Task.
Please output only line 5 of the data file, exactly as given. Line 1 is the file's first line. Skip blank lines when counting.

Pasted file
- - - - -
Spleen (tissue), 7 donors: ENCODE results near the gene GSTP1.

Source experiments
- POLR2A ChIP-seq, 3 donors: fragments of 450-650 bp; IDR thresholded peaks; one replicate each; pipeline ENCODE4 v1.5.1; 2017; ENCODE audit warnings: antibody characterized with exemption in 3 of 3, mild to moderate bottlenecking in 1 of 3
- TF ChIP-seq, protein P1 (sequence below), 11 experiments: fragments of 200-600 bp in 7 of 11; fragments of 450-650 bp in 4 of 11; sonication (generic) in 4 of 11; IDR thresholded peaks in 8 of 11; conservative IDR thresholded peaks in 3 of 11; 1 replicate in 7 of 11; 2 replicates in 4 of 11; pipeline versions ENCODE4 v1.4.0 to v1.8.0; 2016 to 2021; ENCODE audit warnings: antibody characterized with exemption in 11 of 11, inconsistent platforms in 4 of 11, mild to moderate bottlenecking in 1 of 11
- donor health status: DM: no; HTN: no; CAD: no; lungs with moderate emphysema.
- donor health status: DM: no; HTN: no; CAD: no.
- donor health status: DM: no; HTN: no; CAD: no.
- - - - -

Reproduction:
- donor health status: DM: no; HTN: no; CAD: no; lungs with moderate emphysema.